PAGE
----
You see my friends gaining a college education does not automatically make a person smart, it only means they “followed the program and made adequate grades”. A problem arises when these idiots blather their idiocy as if they have the law on their side. If anyone tells you, you cannot grow your own food, you should find a way to turn them into fertilizer.

  • Debra

    Don’t grow your own food get our food stamps instead and we’ll give you good GMOs!!! Hey, did you know you can buy seeds with food stamps and grow your own food?

  • Pop_Korn

    …..and the sheeple still claim this is the land of the free.

  • Bob Smith

    Local government does not have a “right” to stay in existence either.

  • Poke

    Is dis Tulip Bulb a graduate of Haavard Law School?? Remind da dude ya gotta pack lott sa wet manure round his sniffer. He needs ta smell de toad stools …

  • TellTheTruth-2


  • TellTheTruth-2


  • Jo Se

    All government always seeks to expand to become master over We The People. Like weeds seeking to take over a lawn, the battle to control the encroachment never ends and the encroaching problem must be eradicated with the strongest means possible.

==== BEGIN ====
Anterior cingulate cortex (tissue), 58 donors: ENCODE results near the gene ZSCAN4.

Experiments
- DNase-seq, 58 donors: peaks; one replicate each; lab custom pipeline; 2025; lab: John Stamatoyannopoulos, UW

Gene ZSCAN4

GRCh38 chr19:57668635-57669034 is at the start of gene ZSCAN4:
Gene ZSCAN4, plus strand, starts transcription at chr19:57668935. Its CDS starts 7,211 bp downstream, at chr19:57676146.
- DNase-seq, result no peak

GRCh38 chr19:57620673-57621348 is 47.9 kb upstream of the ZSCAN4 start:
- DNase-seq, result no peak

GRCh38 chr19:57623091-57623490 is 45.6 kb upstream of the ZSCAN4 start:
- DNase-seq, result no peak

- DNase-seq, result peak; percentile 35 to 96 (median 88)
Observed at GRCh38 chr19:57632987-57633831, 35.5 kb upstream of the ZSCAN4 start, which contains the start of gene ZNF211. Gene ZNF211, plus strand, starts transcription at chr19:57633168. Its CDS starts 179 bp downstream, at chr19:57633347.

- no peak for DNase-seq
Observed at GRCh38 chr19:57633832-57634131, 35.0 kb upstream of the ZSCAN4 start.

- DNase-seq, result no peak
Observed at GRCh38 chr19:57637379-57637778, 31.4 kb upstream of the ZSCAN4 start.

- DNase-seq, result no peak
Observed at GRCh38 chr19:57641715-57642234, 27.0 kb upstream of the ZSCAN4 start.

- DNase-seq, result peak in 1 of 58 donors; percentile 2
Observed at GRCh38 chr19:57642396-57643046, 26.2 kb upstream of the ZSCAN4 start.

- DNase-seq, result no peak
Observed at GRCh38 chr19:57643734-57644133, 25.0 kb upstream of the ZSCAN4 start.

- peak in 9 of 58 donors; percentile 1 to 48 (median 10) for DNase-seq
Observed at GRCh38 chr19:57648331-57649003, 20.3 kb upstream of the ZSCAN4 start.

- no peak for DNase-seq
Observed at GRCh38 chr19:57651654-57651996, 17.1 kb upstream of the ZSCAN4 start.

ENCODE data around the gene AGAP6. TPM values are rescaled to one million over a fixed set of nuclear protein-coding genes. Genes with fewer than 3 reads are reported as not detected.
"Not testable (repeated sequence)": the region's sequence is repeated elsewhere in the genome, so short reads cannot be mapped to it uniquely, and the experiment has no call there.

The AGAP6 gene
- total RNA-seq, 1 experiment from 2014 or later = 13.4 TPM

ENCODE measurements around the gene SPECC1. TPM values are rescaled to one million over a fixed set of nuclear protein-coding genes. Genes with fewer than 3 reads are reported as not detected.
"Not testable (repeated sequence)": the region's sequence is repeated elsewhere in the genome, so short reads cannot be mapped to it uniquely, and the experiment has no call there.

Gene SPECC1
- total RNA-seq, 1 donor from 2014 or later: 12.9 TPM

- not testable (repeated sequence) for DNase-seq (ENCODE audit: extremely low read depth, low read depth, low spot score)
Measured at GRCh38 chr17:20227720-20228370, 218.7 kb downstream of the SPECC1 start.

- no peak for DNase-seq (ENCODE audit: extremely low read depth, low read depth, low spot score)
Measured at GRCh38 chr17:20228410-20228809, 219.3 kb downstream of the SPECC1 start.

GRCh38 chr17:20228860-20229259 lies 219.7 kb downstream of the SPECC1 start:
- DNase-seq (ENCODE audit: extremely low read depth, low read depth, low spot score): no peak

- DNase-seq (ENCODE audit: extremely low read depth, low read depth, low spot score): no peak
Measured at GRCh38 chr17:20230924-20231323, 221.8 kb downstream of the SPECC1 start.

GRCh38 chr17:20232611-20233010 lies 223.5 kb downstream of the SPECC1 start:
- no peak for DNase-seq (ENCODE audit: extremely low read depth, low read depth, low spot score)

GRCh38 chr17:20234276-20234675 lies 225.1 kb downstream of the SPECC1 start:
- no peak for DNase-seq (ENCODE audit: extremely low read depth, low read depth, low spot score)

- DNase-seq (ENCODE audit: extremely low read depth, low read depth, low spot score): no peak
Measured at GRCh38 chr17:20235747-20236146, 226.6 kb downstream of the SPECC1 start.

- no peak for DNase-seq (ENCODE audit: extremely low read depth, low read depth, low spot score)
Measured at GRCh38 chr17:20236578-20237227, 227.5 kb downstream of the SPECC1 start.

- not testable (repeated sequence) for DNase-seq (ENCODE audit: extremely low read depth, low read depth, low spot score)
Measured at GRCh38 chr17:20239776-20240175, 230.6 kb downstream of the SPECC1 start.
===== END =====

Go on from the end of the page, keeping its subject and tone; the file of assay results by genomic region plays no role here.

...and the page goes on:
• David Swanson

    How bizarre. You can’t grow own food on your own property? It is time for people to organize and confront their elected officials and hold them accountable. The people are the true power and government was intended to serve the people not the other way around. Hold their feet to the fire or remove them. We must stop cowering to these people out of a sense of respect because if they act against the people they disrespect us. The rolls are reversed. If you act like a carpet, you will be walked on.

  • jazzfeed

    Another in-your-face example of the fact that no one actually OWNS any real property. “Ownership” of property is a delusory concept and this is yet another confirmation. “Eminent Domain” is another. “Property tax” is another. Get it? At the very least, this case screams the fact that government and citizens harbor two different definitions of “own” and why you should know what you’re doing when you “buy” property.
    Of course, it’s also another example of why the state of Florida is akin to a mental hospital with no doors.

  • jazzfeed

    Another in-your-face example of the fact that no one actually owns real property. “Ownership” of real property is a delusory concept—this case is just another confirmation.

    “Eminent Domain” is another.

    “Property tax” is another.

    At the very least, this case screams the fact that local government and their citizens harbor two different definitions of “own”. You should know exactly what you’re doing when you “buy” property and what your local government’s definitions of “buy” and “own” are.

    It’s also another instance of why the state of Florida is akin to a mental hospital with no doors.

  • paul crosley

    Henry VI, Part II, Act IV, Scene II, line 73…..”The first thing we do, lets kill all the lawyers”
    William Shakespeare.

  • Sarah Henning

    #IAMKRATOM #kratomsaveslives #KEEPKRATOMLEGAL

  • Esmae

    He is in no position to say what is and is not…